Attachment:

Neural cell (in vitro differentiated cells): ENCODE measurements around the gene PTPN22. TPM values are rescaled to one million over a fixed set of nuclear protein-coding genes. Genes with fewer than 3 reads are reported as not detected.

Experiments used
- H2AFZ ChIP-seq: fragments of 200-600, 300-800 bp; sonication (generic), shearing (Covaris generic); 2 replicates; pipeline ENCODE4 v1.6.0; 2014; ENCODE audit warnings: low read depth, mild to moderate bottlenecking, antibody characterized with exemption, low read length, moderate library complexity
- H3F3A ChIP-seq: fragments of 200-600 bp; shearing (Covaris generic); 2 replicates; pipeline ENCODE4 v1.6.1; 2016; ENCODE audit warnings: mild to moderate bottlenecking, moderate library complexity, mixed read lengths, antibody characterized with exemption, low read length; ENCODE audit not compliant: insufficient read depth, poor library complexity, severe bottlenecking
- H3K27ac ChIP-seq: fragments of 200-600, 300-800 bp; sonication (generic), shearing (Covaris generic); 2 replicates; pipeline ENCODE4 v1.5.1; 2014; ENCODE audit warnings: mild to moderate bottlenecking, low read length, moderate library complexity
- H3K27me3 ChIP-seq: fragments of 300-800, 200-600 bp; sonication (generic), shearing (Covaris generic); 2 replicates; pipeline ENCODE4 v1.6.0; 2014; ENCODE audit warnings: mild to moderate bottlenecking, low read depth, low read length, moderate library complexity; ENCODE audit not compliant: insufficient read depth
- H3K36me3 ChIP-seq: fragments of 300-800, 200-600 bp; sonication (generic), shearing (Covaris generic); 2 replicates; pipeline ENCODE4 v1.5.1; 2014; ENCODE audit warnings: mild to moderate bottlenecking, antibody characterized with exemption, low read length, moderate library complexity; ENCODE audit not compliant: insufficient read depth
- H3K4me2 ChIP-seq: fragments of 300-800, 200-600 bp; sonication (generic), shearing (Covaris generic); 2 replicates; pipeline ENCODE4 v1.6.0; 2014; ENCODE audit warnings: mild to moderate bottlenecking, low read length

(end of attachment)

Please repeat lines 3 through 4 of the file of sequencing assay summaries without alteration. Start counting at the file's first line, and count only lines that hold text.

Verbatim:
- H2AFZ ChIP-seq: fragments of 200-600, 300-800 bp; sonication (generic), shearing (Covaris generic); 2 replicates; pipeline ENCODE4 v1.6.0; 2014; ENCODE audit warnings: low read depth, mild to moderate bottlenecking, antibody characterized with exemption, low read length, moderate library complexity
- H3F3A ChIP-seq: fragments of 200-600 bp; shearing (Covaris generic); 2 replicates; pipeline ENCODE4 v1.6.1; 2016; ENCODE audit warnings: mild to moderate bottlenecking, moderate library complexity, mixed read lengths, antibody characterized with exemption, low read length; ENCODE audit not compliant: insufficient read depth, poor library complexity, severe bottlenecking